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What accountability, transparency at UNHRC?



The UNHRC is an intergovernmental organisation, reporting directly to the United Nations General Assembly, with a mandate to promote and protect human rights in member countries, by making recommendations to address situations of human rights violations. It is to be expected that institutions that have authority to make recommendations, in particular, on the contravention of legal compliance, need to be free from bias, in order to be acceptable to the alleged erring parties. In fact, the Terms of Reference for OHCHR investigation on Sri Lanka (OISL) proclaims the investigation needs to be guided by principles of `independence, impartiality, objectivity, transparency and integrity’, and has mandated the investigations to cover violations of human rights and other related crimes by ‘both parties’, meaning the Sri Lankan Govt. and the LTTE, over the period covered by the Lessons Learnt and Reconciliation Commission (LLRC), which was from 21 February, 2002, to 19 May, 2009.

The UNHRC resolution, against Sri Lanka, is a bad example, where the reporting agency has not demonstrated, to its members, or the alleged offenders, that the processes followed were free from bias, and were based on proven evidence. In fact, the High Commissioner, Michelle Bachelet’s report of 27 January, 2021, was more of an alarmist expression of the newly elected Sri Lankan Government’s administrative appointments and COVID-19 burials, rather than explaining reasons for the failure of UNHRC resolutions in Sri Lanka.

Obviously, Bachelet has failed to see the causes of the annihilating defeat of the previous regime that co-sponsored UNHRC 30/1 resolution, at the 2019 Sri Lankan elections. She didn’t even note reasons for the recent withdrawal from 30/1; the rehabilitation of 300,000 Tamil civilians rescued from the LTTE human shield, development projects instituted in the North and the East to resurrect the economy, changes in the demographics in Colombo, where business is dominated by the so- called discriminated Tamils and Muslims, continuous religious and racial harmony among the civilian population, during and after the war; demonstrations of Tamil civilians against the LTTE proxy parties that has misled the West and UNHRC by propagating misinformation of racial abuse.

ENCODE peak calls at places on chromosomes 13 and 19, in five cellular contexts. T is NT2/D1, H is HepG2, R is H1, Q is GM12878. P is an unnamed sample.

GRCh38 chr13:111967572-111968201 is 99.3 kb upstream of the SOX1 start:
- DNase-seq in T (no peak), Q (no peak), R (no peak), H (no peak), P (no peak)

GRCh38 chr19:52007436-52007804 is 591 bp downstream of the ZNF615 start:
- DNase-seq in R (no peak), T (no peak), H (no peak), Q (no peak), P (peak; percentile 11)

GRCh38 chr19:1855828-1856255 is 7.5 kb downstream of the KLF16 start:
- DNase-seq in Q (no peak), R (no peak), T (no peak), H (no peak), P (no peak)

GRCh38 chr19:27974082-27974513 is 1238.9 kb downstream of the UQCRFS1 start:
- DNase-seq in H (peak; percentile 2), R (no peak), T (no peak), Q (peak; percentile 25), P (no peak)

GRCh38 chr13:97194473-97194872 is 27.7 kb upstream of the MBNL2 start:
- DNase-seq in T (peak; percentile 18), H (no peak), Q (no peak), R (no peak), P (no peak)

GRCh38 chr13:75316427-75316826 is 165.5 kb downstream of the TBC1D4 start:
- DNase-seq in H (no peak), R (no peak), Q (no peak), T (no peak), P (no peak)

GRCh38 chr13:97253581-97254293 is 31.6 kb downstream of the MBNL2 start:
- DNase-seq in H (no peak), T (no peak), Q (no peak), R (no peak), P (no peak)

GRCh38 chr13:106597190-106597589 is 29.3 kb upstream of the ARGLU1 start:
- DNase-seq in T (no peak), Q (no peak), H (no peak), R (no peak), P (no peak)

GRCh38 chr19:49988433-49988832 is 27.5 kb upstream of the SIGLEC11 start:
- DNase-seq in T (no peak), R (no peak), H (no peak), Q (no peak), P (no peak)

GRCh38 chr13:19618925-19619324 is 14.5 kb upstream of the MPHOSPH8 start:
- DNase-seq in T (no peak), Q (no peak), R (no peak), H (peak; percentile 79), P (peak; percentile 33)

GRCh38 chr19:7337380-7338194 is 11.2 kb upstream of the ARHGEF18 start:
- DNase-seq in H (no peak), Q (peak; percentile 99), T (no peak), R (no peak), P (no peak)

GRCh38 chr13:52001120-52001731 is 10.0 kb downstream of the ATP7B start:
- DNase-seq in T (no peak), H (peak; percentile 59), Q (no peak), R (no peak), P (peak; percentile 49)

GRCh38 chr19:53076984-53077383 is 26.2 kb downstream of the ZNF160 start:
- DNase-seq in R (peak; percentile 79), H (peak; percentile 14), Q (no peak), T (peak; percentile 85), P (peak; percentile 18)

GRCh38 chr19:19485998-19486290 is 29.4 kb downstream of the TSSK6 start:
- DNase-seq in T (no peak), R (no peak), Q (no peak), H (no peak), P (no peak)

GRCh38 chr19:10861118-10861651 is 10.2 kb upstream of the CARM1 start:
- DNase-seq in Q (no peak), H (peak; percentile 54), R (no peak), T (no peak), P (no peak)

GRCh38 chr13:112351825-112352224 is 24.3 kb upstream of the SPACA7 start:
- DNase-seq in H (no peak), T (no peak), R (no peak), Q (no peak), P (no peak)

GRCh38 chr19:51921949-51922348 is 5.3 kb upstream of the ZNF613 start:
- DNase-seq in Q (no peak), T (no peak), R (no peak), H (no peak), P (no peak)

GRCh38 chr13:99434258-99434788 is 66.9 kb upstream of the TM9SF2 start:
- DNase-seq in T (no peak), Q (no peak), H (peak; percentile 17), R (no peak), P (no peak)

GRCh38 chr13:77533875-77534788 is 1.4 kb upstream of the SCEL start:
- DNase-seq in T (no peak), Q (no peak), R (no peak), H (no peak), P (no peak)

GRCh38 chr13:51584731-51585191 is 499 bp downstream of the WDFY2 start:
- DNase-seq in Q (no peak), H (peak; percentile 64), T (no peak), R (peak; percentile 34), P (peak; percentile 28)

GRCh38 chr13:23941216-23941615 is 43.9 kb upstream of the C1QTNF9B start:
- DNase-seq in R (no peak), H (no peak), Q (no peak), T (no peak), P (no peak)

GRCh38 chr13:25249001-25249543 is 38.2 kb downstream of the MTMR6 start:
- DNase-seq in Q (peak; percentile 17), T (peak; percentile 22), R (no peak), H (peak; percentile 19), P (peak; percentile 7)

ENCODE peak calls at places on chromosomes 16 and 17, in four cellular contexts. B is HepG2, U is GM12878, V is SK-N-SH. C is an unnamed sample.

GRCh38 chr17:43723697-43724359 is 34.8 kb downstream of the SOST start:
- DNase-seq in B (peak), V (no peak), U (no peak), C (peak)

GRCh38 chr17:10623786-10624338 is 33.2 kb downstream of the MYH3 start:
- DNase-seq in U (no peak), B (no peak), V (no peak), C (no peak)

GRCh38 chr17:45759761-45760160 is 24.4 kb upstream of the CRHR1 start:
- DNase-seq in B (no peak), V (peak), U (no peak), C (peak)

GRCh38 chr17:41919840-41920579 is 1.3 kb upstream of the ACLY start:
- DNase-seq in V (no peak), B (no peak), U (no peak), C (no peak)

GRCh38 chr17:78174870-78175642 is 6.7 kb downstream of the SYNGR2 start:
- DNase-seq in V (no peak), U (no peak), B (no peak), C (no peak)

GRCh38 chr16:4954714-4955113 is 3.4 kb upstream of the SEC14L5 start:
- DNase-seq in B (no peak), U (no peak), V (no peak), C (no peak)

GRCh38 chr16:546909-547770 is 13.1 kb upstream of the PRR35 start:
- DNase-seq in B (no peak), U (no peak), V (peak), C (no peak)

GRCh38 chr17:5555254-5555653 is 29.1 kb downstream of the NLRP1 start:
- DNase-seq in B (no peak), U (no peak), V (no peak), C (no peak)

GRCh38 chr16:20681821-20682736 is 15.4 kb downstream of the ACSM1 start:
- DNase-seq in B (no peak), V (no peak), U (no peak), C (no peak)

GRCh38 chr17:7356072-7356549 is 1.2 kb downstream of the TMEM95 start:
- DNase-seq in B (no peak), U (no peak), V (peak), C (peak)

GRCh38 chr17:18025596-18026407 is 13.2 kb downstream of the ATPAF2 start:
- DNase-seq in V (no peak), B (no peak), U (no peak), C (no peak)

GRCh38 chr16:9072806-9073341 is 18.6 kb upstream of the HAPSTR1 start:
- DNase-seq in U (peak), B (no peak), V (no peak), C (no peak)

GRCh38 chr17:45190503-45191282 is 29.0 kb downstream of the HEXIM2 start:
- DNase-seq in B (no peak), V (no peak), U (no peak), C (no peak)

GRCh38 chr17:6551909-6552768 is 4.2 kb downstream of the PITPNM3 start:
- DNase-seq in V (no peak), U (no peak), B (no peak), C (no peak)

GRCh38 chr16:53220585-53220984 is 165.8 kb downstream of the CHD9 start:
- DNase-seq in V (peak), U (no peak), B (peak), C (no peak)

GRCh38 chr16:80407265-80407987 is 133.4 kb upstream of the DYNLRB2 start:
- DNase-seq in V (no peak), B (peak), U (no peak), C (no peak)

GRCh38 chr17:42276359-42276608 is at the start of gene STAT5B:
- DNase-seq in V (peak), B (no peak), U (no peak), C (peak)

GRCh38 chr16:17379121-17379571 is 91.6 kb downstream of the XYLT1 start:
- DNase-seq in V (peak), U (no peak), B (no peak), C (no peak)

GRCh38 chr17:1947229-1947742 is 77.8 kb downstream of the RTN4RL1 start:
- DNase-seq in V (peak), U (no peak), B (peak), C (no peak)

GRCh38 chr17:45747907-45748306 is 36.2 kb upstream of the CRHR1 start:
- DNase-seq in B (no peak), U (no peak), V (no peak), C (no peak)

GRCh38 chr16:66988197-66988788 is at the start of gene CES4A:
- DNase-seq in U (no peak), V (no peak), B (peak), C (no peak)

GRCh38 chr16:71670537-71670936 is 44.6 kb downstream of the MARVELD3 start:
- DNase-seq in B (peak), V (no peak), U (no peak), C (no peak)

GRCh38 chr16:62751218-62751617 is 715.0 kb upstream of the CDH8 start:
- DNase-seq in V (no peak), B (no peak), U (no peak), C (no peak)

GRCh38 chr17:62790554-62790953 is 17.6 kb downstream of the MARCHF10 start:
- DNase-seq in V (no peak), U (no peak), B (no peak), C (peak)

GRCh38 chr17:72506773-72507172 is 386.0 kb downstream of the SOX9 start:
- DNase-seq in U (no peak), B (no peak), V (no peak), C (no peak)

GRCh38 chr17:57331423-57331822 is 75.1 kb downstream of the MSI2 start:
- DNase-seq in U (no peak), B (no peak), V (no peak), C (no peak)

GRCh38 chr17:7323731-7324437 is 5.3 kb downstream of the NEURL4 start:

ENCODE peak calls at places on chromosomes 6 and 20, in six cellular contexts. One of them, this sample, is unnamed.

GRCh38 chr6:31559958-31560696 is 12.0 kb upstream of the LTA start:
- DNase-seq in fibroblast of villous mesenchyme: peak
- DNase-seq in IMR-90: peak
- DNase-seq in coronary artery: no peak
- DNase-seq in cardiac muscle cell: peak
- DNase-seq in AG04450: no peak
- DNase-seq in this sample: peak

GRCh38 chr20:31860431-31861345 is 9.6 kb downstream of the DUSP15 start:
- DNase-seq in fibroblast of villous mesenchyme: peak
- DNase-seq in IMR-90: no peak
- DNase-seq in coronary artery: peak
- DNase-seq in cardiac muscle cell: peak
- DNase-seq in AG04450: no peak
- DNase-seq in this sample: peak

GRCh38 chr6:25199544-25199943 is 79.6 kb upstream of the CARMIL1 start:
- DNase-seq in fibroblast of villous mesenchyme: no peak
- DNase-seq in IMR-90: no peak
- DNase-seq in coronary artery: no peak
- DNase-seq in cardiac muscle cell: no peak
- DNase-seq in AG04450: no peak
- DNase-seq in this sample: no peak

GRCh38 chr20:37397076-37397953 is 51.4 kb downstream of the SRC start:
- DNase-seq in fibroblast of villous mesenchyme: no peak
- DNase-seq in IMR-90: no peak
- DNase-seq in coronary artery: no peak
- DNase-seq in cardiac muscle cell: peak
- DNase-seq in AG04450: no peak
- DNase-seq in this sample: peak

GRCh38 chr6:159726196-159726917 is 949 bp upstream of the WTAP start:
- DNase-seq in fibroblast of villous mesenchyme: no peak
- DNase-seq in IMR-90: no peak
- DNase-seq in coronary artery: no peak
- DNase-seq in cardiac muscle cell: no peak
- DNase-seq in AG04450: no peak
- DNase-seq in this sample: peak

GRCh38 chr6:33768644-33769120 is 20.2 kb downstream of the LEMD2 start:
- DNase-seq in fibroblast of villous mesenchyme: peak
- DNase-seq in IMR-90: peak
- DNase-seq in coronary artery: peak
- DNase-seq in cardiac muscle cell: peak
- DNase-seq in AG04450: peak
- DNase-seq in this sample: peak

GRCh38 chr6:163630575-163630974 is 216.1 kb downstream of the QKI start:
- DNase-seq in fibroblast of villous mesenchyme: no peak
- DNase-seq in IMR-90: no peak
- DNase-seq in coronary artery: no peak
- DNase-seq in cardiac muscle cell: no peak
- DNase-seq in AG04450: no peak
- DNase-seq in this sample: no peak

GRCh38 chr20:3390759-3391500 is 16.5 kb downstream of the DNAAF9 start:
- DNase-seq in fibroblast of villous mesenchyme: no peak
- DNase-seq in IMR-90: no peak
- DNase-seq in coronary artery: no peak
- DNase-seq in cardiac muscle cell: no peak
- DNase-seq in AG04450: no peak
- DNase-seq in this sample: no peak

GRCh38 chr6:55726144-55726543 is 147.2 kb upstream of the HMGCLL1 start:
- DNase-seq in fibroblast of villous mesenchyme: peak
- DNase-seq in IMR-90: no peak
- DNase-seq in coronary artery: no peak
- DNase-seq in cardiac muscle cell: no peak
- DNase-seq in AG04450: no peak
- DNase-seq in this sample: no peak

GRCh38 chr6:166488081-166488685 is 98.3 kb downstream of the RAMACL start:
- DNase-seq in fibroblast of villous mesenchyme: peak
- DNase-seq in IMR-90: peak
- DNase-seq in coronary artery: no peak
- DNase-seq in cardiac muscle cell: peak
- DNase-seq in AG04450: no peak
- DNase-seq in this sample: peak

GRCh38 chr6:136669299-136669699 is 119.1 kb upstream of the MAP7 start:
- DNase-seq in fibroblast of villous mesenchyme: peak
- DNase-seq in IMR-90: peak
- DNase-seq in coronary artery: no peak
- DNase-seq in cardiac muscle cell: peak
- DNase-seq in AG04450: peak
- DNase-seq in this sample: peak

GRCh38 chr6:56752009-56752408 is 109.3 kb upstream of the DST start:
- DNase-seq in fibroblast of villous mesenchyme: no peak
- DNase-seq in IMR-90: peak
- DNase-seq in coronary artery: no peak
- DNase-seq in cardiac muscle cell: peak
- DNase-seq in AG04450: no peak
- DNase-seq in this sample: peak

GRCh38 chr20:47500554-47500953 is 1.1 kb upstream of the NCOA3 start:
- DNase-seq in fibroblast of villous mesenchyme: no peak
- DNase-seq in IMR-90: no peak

Bachelet has also failed to see the bias instituted in the UNHRC investigative process, due to the dependence on politically motivated complainants and co-sponsors, deliberate suppression of wartime official diplomatic cables, non- acceptance of humanitarian agency reports, such as that of the Red Cross, non- investigation of LTTE terrorist crimes; restriction of the mandated period of the investigation to the war-end incidents, which contravened the original mandate and non-release of so called evidence of war crimes for 30 years.